From: SourceForge.net <noreply@so...>  20121108 16:38:11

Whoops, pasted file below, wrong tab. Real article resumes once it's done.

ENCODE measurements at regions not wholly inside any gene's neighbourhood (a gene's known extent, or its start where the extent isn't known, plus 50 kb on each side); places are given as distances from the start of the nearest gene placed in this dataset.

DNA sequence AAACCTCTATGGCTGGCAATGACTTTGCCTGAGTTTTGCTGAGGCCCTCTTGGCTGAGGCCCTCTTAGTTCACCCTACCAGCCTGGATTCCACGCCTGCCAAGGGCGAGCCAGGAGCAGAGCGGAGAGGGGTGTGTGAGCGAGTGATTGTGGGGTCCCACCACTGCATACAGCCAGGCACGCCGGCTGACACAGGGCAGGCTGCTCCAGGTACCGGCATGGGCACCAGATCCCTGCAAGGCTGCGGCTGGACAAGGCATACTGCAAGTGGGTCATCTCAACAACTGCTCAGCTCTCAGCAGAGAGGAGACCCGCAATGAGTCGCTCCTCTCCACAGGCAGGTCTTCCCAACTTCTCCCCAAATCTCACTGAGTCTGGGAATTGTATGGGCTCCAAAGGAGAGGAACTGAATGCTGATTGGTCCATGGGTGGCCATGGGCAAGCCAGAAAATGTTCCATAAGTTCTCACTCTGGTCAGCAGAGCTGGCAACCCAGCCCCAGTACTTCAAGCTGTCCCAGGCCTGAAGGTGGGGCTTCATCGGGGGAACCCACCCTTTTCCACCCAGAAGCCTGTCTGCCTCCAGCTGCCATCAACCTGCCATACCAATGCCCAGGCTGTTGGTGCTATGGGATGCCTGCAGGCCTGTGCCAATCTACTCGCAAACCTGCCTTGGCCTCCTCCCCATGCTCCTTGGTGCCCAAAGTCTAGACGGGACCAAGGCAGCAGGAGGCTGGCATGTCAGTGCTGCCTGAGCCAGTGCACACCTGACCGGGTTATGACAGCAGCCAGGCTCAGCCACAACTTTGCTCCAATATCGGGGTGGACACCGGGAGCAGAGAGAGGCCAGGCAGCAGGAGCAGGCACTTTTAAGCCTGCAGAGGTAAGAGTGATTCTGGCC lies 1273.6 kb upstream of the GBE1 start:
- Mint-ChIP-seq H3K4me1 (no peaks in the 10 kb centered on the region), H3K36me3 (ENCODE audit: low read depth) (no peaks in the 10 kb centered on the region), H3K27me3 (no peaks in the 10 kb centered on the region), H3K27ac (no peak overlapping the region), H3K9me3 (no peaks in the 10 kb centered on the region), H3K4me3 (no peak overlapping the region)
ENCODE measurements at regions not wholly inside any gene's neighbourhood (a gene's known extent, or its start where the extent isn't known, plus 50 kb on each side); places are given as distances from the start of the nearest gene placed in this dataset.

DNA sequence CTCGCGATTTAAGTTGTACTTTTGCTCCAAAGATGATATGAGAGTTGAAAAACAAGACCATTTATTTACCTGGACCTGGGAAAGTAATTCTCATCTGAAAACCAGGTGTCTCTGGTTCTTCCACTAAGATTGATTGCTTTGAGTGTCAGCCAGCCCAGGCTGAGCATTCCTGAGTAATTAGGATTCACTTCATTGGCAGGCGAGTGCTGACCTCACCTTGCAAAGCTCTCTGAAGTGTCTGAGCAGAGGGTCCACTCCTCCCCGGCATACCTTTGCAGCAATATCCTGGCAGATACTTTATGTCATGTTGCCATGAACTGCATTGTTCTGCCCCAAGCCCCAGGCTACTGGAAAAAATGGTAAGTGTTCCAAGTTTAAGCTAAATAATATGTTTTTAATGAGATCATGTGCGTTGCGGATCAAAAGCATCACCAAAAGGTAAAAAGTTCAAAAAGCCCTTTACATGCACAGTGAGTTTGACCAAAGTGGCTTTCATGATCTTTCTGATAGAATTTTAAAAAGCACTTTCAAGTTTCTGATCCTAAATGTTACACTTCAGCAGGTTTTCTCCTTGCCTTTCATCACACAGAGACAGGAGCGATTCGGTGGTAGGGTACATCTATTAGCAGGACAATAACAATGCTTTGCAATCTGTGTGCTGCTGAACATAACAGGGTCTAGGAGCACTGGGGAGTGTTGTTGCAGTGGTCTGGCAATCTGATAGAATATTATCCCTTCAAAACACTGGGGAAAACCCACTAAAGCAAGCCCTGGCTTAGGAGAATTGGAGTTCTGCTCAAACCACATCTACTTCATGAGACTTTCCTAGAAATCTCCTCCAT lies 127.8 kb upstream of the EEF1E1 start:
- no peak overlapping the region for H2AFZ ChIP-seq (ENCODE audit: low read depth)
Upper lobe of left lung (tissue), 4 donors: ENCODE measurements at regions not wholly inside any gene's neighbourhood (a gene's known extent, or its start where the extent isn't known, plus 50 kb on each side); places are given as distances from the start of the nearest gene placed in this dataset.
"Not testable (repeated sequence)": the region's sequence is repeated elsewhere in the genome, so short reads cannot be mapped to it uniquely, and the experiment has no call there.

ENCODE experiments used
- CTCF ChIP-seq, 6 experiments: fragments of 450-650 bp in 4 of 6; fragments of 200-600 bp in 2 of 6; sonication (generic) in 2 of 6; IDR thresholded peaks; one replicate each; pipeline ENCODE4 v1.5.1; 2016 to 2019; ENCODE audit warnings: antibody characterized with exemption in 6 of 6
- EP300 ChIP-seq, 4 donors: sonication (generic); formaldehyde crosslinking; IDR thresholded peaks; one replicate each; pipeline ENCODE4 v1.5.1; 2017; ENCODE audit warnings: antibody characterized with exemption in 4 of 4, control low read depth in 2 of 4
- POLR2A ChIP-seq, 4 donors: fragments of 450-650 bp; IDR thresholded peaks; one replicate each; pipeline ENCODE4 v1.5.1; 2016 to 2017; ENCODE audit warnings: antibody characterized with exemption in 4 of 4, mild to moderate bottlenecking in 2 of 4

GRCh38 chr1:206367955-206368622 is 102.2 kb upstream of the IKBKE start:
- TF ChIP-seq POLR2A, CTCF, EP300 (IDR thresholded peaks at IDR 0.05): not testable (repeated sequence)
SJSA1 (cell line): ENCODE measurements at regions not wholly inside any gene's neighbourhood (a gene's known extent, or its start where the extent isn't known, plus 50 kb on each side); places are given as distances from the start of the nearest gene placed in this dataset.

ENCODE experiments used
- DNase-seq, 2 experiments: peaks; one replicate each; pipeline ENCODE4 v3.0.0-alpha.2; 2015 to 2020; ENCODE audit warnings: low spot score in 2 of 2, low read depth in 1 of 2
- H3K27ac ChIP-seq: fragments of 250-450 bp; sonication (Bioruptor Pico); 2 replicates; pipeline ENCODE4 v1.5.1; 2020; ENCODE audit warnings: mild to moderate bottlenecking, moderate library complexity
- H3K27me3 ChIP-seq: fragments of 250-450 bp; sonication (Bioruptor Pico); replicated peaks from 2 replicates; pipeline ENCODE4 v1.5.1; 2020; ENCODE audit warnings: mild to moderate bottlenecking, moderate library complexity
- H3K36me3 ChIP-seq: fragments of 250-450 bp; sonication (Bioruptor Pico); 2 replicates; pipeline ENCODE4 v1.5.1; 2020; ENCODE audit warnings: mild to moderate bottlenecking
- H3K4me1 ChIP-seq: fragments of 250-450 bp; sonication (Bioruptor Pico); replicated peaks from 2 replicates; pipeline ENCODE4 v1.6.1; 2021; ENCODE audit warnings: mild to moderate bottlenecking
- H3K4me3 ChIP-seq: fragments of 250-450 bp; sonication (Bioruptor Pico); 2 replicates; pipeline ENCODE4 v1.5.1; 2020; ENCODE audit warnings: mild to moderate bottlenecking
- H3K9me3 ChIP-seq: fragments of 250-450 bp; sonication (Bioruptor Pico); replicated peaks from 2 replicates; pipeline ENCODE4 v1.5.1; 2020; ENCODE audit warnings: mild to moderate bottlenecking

Bugs item #3577666, was opened at 20121016 08:03 Message generated for change (Comment added) made by jyoberle You can respond by visiting: https://sourceforge.net/tracker/?func=detail&atid=104933&aid=3577666&group_id=4933 Please note that this message will contain a full copy of the comment thread, including the initial issue submission, for this request, not just the latest update. Category: Lisp Core  Simplification Group: None >Status: Open Resolution: Invalid Priority: 5 Private: No Submitted By: JeanYves (jyoberle) Assigned to: Nobody/Anonymous (nobody) Summary: radcan seems to give nonequvalent function Initial Comment: Hi, When doing radcan((2*x)/(sqrt(1(x^21)^2)*sqrt(1asin(x^21)^2))), the result is 2/(sqrt(2x^2)*sqrt(1asin(x^21))*sqrt(asin(x^21)+1)). But these two expressions are not equivalent. For x = 0.4, (2*x)/(sqrt(1(x^21)^2)*sqrt(1asin(x^21)^2)) gives 20.01585798944382 wheras 2/(sqrt(2x^2)*sqrt(1asin(x^21))*sqrt(asin(x^21)+1)) gives 20.01585798944383. (2*x)/(sqrt(1(x^21)^2)*sqrt(1asin(x^21)^2)) is the result of diff(acos(asin(x^21)),x) if this can help. Build info is build_info("5.28.02","20120827 23:16:48","i686pcmingw32","GNU Common Lisp (GCL)","GCL 2.6.8"). Best regards, JeanYves  >Comment By: JeanYves (jyoberle) Date: 20121108 08:38 Message: @rtoy: I'm answering late but I tend to agree with tomasriker. When you look at the limit for x=sqrt(sin(1)+1) which is the largest negative possible value you get: limit(f(x),x,sqrt(1+sin(1)),plus) is inf limit(radcan(f(x)),x,sqrt(1+sin(1)),plus) is minf f(x) being diff(acos(asin(x^21)),x) However, I followed Ivch advice and replaced radcan by factor in my code (with a small trick for integers).  Comment By: David Scherfgen (tomasriker) Date: 20121108 07:55 Message: @rtoy: You missed the minus sign! The one result is negative, the other is positive. So this is definitely a bug!  Comment By: Raymond Toy (rtoy) Date: 20121030 18:21 Message: Although the documentation of radcan isn't very clear on this, radcan is expected to produce results like this. I think the idea is if x is very large, then both expressions are equivalent. I think that's true for your expressions. If this is not what you want, use ratsimp or some other combination of expand and factor. Marking as pending/invalid.  Comment By: Valery Lovchikov (lvch) Date: 20121018 23:19 Message: use function factor %i1 factor(sqrt(x^2u*x^4)); %o1 sqrt(1u*x^2)*abs(x) but %i1 radcan(sqrt(x^2u*x^4)); %o1 x*sqrt(1u*x^2)  You can respond by visiting: https://sourceforge.net/tracker/?func=detail&atid=104933&aid=3577666&group_id=4933